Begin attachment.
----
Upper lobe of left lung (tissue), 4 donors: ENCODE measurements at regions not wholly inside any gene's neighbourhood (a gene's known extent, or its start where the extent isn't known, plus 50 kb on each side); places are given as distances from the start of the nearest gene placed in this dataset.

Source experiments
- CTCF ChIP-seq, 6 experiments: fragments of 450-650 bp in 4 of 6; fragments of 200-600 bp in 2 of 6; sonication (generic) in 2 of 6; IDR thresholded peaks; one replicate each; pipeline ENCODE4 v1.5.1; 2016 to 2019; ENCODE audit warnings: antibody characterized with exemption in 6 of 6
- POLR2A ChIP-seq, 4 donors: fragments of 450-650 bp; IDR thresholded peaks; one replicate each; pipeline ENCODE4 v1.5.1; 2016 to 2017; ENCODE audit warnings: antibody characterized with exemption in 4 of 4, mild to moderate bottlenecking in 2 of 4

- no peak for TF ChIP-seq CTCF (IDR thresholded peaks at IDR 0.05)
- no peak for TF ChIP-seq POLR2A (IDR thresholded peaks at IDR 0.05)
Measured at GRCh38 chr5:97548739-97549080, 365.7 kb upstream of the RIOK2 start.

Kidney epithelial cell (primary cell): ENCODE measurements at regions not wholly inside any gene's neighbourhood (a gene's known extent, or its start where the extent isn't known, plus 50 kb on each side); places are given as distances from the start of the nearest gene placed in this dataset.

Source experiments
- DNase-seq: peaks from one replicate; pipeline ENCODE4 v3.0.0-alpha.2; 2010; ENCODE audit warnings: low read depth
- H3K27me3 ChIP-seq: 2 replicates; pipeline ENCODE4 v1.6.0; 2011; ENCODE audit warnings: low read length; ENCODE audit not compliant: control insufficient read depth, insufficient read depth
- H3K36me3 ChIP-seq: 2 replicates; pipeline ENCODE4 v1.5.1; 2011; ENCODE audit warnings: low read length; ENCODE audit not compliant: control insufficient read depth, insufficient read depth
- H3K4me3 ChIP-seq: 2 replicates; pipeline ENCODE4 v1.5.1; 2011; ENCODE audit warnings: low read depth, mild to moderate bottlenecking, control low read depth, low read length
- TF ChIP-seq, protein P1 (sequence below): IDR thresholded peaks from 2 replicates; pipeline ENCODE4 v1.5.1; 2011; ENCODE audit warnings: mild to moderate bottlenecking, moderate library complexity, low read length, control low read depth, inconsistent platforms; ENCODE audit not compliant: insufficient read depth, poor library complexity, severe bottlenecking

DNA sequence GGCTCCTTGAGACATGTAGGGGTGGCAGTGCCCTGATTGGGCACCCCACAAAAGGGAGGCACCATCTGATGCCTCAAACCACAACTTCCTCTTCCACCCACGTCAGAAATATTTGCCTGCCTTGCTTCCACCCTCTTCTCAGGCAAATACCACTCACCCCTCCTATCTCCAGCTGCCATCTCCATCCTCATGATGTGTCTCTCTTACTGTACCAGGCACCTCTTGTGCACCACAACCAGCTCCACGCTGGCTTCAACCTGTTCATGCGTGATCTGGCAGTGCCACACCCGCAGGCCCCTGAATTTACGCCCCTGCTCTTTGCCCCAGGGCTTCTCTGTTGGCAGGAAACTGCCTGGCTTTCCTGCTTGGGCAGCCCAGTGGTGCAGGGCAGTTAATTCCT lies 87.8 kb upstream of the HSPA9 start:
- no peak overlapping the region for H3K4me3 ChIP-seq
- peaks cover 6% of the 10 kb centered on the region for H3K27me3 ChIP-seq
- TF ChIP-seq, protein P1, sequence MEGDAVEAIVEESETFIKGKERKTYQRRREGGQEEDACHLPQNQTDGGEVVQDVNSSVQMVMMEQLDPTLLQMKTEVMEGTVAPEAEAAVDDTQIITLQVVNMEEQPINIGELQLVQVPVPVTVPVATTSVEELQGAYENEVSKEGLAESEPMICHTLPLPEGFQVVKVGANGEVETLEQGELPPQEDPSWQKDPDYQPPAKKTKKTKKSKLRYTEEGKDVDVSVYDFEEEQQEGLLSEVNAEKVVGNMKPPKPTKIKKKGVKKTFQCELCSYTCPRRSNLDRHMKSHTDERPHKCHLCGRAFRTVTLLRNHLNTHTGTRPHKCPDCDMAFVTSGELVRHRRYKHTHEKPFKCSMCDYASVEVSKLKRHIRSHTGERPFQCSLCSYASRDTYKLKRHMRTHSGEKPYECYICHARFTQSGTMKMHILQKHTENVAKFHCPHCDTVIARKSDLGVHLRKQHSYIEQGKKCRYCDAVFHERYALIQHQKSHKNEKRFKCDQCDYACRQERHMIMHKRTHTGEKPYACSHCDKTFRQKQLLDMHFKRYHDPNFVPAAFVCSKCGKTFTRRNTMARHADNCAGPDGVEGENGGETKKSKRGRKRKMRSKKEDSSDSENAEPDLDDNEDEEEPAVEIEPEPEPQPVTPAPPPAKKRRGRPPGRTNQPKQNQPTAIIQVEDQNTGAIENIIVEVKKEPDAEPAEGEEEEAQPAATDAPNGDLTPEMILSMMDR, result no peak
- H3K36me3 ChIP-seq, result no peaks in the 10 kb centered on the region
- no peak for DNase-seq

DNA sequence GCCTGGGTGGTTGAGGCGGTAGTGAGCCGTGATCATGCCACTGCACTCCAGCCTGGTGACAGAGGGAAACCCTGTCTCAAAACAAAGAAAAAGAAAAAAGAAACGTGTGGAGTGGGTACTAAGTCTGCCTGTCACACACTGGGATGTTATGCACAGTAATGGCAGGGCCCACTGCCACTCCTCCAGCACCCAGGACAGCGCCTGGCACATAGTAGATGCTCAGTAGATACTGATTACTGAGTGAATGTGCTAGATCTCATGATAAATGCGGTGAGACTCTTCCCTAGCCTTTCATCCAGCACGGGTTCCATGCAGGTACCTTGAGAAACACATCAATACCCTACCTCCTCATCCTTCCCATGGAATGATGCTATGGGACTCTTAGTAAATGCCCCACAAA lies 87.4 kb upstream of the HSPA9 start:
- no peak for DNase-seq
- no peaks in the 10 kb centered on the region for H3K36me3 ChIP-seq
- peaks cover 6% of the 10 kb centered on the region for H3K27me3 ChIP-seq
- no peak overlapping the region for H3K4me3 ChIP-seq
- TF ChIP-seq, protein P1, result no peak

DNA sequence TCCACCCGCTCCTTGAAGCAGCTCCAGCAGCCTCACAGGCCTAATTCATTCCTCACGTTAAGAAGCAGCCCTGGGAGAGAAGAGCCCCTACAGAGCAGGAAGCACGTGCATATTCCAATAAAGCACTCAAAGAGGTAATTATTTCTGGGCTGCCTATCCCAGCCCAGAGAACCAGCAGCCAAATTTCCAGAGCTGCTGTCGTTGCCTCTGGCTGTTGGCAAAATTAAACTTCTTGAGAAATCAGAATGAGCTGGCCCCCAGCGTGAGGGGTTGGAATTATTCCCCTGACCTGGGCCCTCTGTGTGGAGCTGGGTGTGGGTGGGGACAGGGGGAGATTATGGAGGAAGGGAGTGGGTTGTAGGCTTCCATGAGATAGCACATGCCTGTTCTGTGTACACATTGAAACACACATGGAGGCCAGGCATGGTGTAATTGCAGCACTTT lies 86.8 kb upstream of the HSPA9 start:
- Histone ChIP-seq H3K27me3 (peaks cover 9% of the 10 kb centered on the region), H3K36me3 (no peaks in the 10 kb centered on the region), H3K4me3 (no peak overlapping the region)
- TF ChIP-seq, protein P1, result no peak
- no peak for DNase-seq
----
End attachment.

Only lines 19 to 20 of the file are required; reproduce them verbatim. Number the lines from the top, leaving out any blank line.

- H3K36me3 ChIP-seq, result no peaks in the 10 kb centered on the region
- no peak for DNase-seq